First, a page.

With these conclusions in mind, you may want to consider making resistance training part of your exercise regimen, if you have not already done so.

Loss of muscle mass

About age 30, if nothing is done to reverse it, both men and women begin losing muscle mass – technically known as sarcopenia – at the rate of approximately 10 percent per decade up to about age 50. Beyond that point, the rate accelerates to about 15 percent per decade.

By the eighth decade of our lives, the loss of muscle mass and strength can be severe, greatly affecting the quality of life by increasing our chances of falling and breaking bones, which, in turn, can lead to other severe medical problems.

Resistance training can be a vital part of the antidote to the loss of muscle mass, but it must involve more than picking up a jug of milk or a five-pound dumbbell.

To offset age-related muscle loss and achieve the maximum benefits, many physical therapists believe you need to work toward resistance training involving 60–80 percent of the highest amount you can lift. 

Benefits of resistance training

In addition to slowing the loss of muscle mass, resistance training can:

  • Help reverse insulin resistance and lower your blood sugar levels.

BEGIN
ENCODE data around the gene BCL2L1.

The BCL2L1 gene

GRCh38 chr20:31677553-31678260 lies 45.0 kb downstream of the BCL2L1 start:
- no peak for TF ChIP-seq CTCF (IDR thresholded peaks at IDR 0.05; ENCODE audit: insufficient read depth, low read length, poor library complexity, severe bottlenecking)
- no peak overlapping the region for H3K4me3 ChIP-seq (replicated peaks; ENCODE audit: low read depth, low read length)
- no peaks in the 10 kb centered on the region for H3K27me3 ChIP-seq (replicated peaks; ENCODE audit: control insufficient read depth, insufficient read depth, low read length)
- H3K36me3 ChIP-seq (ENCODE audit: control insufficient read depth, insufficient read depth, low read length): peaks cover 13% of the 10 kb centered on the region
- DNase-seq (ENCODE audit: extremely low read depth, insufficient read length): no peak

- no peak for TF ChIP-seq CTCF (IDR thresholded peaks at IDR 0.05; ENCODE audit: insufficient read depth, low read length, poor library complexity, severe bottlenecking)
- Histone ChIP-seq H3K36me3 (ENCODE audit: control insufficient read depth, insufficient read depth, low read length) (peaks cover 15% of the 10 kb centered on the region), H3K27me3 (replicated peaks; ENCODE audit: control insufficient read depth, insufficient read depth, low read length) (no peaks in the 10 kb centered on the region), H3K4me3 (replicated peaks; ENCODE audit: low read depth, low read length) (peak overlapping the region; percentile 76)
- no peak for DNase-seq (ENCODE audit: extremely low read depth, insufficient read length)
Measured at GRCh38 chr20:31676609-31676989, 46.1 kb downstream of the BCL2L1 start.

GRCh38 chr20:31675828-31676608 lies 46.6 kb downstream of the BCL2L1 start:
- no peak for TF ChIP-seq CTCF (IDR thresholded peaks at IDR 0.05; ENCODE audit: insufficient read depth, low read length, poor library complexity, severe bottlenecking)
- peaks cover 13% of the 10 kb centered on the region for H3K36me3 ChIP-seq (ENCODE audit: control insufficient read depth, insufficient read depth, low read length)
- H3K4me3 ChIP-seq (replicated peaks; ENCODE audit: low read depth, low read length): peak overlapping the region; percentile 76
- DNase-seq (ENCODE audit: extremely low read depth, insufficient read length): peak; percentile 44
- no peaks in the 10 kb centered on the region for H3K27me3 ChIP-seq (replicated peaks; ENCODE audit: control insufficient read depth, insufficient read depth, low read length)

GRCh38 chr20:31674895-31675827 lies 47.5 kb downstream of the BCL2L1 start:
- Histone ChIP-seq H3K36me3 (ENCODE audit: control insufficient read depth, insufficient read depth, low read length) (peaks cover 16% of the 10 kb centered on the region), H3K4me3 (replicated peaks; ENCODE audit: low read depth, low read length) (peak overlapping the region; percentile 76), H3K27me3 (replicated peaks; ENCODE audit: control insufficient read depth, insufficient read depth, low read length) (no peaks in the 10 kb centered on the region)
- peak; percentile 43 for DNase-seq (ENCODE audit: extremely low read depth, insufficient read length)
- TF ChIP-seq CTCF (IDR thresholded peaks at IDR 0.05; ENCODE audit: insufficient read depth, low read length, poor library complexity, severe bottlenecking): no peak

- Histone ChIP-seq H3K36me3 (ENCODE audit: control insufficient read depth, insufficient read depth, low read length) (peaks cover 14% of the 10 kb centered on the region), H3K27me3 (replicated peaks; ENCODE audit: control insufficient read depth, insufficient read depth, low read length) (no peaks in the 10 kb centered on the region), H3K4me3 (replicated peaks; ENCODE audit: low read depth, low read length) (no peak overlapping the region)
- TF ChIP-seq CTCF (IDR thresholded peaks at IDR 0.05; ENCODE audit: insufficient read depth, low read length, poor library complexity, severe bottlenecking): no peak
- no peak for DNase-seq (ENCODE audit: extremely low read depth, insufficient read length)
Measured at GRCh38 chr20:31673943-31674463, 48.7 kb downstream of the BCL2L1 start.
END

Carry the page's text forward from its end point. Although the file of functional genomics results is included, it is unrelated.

• Stimulate the body’s production of telomerase, the enzyme that prevents the shortening of those all-important telomeres we mentioned earlier.

How much resistance training do you need?

Again, according to many therapists and trainers, three to four sessions a week, lasting 20 to 30 minutes each should be sufficient.

A word of caution

Before beginning any exercise program, you should first get the approval of your physician. And beyond medical consent, you need to find a qualified trainer or coach to learn how to lift weights without injury and how to gradually progress to heavier resistance loads.

High-intensity interval training

In addition to resistance training, high-intensity interval training (HIIT) can also play a role in slowing the aging process. This type of workout involves short bursts of intense exercise alternating with lower-intensity recovery periods.

Typical HIIT workout

A HIIT workout will range from 10 up to 30 minutes, and as an example, a routine on a stationary bike might involve the following.

  • Pedaling for two minutes to warm up
  • Then, 20–30 seconds of intense exercise at about 85 percent of your capacity
  • A two-minute recovery period, as you continue to pedal at a slower pace
  • Another 20–30 seconds of intense exercise
  • Another two-minute recovery, etc.

You continue this alternating pattern for the desired length of time, and you could do this kind of workout not only on a stationary bike but also while walking, jogging, swimming or biking outdoors.